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Published in: Public Choice 1-2/2024

18-10-2023

Political and racial neighborhood sorting: How is it changing?

Authors: Keith Ihlanfeldt, Cynthia Fan Yang

Published in: Public Choice | Issue 1-2/2024

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Abstract

It is well known that the racial composition of a neighborhood influences who chooses to live there. Less established is whether the political party mix of the neighborhood influences neighborhood choice. In this paper, we study racial and political neighborhood sorting, their interaction, and how they are changing over time. Our methodology involves the estimation of a conditional logit model with data on hundreds of thousands of homebuyers whose race and political affiliation are known. The neighborhood choices of homeowners categorized by race and party are explained by a typology that defines neighborhoods by their dominance of a particular party and race/ethnicity. We find that both Democrats and Republicans prefer living in a neighborhood that matches their race and political party, but both show an increased willingness to live in a non-matched neighborhood over the past decade. Our results are encouraging, suggesting that both political and racial/ethnicity neighborhood segregation may subside in the future.

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Appendix
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Footnotes
1
According to Google Scholar, Bishop’s book has been cited nearly 2000 times as of August, 2023. Abrams and Fiorina (2012) noted that the book was mentioned regularly during the 2008 presidential campaign, especially by former president Bill Clinton who urged audiences to read the book.
 
2
A comprehensive listing of these studies can be found in Gimpel and Hui (2017).
 
3
Gimpel and Hui (2017) chose the terms “inadvertent” and “intentional”, with the same meanings as direct and indirect.
 
4
Druckman and Levy (2022) review the extensive survey evidence documenting increasing affective political polarization in the U.S., where affective polarization is defined as dislike and distrust of political out-groups.
 
5
Survey evidence similar to that showing increasing political polarization is not available to measure increasing racial polarization. Strongly suggestive, however, are recent surveys by the Pew Research Center showing race relations in the U.S. have worsened in recent years (Horowitz et al., 2019). These data coincide with a more racially charged political environment around the country and a stream of high-profile police-related incidents resulting in the killing of black men, often by white officers.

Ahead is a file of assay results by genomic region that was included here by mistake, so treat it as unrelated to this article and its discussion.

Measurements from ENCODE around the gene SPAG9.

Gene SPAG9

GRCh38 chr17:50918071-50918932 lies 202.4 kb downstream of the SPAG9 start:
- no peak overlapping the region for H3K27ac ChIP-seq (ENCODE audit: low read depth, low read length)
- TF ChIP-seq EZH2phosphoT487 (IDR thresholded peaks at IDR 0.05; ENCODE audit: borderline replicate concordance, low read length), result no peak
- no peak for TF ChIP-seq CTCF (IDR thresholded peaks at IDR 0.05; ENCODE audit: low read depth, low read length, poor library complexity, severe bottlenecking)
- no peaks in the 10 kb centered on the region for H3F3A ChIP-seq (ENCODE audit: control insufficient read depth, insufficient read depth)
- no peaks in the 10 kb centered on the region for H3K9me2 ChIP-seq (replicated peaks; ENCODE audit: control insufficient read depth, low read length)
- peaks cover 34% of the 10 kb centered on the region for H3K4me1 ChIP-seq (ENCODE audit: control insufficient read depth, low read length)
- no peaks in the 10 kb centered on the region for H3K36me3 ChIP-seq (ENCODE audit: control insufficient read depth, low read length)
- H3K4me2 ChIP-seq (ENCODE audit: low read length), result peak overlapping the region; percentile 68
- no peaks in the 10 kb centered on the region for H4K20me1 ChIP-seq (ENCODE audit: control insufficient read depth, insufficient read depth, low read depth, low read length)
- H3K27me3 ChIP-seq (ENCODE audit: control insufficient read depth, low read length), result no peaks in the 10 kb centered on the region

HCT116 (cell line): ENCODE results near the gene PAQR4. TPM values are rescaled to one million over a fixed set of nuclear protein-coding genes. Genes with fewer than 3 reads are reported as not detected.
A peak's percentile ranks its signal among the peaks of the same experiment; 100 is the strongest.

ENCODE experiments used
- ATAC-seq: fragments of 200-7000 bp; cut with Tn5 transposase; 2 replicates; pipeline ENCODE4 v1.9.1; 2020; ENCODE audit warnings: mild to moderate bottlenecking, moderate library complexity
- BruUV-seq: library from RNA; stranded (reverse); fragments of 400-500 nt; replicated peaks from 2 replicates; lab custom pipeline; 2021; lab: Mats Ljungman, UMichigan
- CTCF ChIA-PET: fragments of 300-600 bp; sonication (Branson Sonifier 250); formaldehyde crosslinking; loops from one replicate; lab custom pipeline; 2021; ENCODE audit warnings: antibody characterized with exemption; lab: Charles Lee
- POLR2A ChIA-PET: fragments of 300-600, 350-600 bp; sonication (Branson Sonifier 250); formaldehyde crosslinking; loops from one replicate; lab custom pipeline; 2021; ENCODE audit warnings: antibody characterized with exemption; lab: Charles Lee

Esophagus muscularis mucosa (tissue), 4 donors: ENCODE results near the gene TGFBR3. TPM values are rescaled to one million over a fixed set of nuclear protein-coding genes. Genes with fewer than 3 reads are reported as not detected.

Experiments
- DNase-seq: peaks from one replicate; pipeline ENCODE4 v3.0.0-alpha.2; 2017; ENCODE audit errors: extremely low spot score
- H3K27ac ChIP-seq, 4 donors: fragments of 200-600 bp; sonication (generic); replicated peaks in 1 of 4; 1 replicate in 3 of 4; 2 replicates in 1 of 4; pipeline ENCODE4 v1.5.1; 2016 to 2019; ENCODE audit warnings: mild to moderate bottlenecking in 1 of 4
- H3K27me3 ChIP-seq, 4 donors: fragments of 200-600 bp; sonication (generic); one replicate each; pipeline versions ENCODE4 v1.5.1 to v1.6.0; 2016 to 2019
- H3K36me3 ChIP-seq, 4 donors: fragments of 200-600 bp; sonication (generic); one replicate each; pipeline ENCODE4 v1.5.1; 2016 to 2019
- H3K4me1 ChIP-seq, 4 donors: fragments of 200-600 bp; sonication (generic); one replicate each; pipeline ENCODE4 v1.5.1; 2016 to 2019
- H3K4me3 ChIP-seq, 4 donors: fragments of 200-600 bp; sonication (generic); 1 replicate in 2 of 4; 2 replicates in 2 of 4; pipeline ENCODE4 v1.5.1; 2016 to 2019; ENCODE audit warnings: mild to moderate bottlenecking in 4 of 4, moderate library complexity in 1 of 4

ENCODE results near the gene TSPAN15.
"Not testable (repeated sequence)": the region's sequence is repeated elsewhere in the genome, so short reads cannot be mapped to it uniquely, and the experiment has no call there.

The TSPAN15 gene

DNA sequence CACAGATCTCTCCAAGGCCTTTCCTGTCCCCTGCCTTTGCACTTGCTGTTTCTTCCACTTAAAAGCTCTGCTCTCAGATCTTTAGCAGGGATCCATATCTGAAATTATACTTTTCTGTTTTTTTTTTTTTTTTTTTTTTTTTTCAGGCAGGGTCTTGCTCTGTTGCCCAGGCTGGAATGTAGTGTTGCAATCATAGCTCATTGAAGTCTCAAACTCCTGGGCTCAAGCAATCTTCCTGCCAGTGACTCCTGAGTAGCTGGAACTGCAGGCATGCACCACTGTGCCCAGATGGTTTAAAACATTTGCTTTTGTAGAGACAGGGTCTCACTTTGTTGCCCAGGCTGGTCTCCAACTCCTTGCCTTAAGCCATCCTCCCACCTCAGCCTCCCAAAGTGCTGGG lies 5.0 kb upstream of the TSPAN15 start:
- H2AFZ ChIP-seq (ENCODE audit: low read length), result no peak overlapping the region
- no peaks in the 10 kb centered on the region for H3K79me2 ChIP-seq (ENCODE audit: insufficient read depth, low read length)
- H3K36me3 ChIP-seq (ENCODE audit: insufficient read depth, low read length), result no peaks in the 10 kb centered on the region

6
All vectors in this paper are column vectors.
 
7
To be rigorous, the individual index \(i(t)\) should be time-dependent, but for ease of exposition, we suppress the parentheses and use subscript \(it\).
 
8
Metropolitan areas are commonly treated as separate markets in both the housing and labor economics literature, the assumption being that both the search for housing and employment will take place within the same metro area. According to the American Community Survey (ACS) 5-year estimate for the Miami-Dade Metropolitan Area, 97% of the people who live in the area also work within the area.
 
9
Formally, \({{\varvec{z}}}_{ijt}=({{\varvec{w}}}_{it}^{\prime}{d}_{j1},{{\varvec{w}}}_{it}^{\prime}{d}_{j2},\dots ,{{\varvec{w}}}_{it}^{\prime}{d}_{jG})^{\prime}\), where \({d}_{jg}\) is a dummy variable equal to unity if tract \(j\) belongs to neighborhood type \(g\), for \(g={1,2},\dots ,G\).
 
10
The coefficients \({\varvec{\beta}}\) can be identified by normalizing the scale of \({\varepsilon }_{ijt}\). We could also allow \({\varvec{\beta}}\) to be time-varying. However, as we have a large set of control variables in \({\varvec{x}}\) and 4 years of data, to limit the number of parameters, we assume \({\varvec{\beta}}\) to be constant and check the robustness of our results by estimating separate cross section models for each year.
 
11
Some authors also refer to the conditional logit model as the multinomial model, which, by convention, does not contain alternative-varying regressors.
 
12
See also Train (2009), Section 3.7, for a proof.
 
13
While statistical tests of IIA do exist, the literature does not recommend them due to their unreliability (Cheng & Long, 2007; Fry & Harris, 1996, 1998; Long & Freese, 2014).
 
14
See, for example, Wooldridge (2010), Section 13.11.
 
15
According to the ACS 5-year estimates (2016–2020), non-Hispanic whites (blacks) are 30 (20)% of the total population. The Hispanic percentage is 45. The Florida Division of Elections reports that 42, 26, and 30% of registered voters are Democrats, Republicans, and NPA, respectively.
 
16
The DOE voter registration data for 2020 was provided by them. The 2022 and 2017 voter registration data were provided by Harvard Dataverse. Other years were not available either from DOE or Harvard.
 
17
Only a small percentage of the home purchasers on the 2013 tax roll were not found on the 2017 voter roll. However, some misclassification results to the extent that homeowners changed their political affiliation between 2013 and 2017.